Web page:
Time was when the digital signal processing community would converge annually at ICASSP (International Conference on Acoustics, Speech and Signal Processing, now known simply as the International Conference on Signal Processing). That still happens, but a lot of practitioners of the art and science of DSP stay away, regarding ICASSP as too "academic." Or their management, sadly, does not see the payoff in sending someone to Greece or Hawaii. While the "academic" characterization may be unfair, there are certainly other conferences that are easier to sell to management. The IEEE International Solid-State Circuits Conference (ISSCC) is one of these. This annual conclave of analog gurus is set to start this Sunday, February 3 in San Francisco.
ISSCC is attractive to DSP engineers mainly because today's ICs blur the distinction between system and chip. Thus, "analog" ICs often perform a lot of digital signal processing. The conference provides at least two distinct advantages, apart from having the IEEE stamp of quality. These are:
- The presentations provide a view of applications and solutions that includes both analog and digital signal processing, with a lot of quantitative data.
- In general, new chips are announced at the conference only if parts are available and other important criteria have been met.
Here are a couple of papers of interest to DSP system designers from last year's conference and from the advance program for the 2008 conference scheduled next week. As a DSP guy, I am happy to report that I sat through the presentations last year and was able to understand and appreciate them!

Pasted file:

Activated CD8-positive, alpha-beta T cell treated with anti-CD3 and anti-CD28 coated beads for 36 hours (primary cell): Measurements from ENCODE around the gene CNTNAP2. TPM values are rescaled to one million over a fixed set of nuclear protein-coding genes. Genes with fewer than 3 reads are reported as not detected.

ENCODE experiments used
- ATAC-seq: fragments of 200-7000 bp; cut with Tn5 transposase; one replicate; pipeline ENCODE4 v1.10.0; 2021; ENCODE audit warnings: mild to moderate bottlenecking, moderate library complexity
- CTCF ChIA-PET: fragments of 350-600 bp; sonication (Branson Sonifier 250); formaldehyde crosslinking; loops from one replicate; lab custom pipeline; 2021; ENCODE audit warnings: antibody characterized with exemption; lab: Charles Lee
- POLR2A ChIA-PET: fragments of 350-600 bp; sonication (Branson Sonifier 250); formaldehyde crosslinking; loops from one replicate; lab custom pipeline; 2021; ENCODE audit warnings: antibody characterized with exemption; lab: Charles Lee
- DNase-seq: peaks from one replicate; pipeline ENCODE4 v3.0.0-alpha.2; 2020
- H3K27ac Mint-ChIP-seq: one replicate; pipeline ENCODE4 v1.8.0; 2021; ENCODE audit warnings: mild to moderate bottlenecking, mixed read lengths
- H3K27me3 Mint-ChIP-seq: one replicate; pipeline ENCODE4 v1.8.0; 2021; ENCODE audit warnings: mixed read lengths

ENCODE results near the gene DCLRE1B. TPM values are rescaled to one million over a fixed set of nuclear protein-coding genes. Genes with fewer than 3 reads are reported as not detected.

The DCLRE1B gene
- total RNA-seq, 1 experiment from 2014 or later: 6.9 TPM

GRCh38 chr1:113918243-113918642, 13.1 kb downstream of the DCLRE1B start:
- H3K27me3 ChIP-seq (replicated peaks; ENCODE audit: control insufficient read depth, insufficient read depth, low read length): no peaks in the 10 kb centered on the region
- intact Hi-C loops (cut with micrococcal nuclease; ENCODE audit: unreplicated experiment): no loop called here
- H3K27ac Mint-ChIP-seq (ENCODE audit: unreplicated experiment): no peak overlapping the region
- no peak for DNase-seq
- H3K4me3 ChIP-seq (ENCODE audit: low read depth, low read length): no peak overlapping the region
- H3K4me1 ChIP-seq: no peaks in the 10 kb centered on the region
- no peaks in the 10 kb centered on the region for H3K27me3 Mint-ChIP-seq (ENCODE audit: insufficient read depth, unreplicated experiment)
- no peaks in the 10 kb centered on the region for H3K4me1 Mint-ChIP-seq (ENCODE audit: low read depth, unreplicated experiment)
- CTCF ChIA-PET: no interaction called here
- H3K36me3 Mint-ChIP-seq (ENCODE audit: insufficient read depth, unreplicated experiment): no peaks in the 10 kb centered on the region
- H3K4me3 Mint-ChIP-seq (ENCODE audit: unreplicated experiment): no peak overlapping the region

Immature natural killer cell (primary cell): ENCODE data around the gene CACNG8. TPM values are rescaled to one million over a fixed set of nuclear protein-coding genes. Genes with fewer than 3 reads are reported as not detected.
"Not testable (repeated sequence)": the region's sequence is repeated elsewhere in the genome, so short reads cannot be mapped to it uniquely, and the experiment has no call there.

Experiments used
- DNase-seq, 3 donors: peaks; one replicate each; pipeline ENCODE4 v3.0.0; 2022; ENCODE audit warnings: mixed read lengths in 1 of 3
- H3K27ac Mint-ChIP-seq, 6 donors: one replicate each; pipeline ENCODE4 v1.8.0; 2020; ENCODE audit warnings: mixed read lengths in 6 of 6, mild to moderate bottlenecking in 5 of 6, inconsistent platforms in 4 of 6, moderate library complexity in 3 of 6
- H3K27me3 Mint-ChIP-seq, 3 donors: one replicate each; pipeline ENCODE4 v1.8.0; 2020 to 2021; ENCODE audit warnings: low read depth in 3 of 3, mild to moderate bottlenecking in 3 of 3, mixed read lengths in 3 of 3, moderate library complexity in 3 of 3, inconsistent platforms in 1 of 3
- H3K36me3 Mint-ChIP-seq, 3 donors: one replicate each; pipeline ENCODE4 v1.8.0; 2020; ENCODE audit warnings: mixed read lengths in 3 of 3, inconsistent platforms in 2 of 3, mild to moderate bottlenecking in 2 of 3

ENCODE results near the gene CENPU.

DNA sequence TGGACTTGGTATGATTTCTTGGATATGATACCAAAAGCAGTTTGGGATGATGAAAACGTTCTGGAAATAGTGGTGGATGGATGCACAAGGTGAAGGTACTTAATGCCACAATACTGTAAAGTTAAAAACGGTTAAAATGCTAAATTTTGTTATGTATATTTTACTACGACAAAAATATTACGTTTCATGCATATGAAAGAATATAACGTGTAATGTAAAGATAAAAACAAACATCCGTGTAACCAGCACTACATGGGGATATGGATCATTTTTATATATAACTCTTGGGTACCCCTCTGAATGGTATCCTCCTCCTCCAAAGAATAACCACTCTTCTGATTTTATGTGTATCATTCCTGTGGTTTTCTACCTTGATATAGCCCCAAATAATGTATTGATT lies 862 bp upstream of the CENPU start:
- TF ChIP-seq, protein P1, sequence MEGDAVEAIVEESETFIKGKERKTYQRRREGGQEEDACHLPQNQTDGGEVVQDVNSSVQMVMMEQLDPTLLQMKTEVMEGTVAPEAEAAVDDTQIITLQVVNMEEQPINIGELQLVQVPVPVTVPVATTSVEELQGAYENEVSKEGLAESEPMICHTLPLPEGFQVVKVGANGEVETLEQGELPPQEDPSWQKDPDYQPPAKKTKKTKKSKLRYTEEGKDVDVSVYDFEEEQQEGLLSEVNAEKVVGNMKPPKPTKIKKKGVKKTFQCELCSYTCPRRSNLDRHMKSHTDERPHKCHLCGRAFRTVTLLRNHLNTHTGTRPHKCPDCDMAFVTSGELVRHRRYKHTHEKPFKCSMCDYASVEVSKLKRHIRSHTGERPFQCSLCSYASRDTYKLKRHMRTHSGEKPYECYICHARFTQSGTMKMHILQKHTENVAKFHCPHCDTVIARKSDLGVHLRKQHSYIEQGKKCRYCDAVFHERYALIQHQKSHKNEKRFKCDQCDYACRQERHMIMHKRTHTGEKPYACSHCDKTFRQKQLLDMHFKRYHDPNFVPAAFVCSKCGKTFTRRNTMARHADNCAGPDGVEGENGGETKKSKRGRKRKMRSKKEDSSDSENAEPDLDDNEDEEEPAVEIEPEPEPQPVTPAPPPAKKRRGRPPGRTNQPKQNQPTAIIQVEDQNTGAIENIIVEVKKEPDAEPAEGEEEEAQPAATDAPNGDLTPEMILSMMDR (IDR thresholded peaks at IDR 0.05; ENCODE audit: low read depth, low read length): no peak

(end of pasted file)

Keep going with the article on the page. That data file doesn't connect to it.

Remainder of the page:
From ISSCC 2007:
- "A 7mW-to-183 mW Dynamic Quality-Scalable H.264 Video Encoder Chip," Chang et al from National University, Taiwan.
- "A Digitally Modulated Polar CMOS PA with 20MHz Signal Bandwidth," Kavousian et al, Stanford University.
From ISSCC 2008 Advance Program:
- "Why Can't A Computer Be More Like A Brain? Or What To Do With All Those Transistors?" Jeff Hawkins, Numenta.
- "A 90 nm CMOS 60GHz Radio," S.Pinel et al, Georgia Tech.
You get the idea. Engineers in Silicon Valley have the advantage that they can hop on BART or Caltrain and be there, subject to supervisor approval. Plus, I think the analog gurus could benefit from interaction with DSP engineers a.k.a., the salt of the earth.
About the author
Shiv Balakrishnan has more than 25 years of experience in signal processing including 12 years at Tektronix. He has held engineering and technical marketing positions in startups as well as Fortune 500 companies like Philips, Sun and TI. His consulting work spans the range from signal processing system design to market research and competitive analysis. Shiv is named co-inventor on multiple DSP and wireless patents. His undergraduate degree is from the Indian Institute of Technology and graduate studies were at the University of Florida and Purdue University.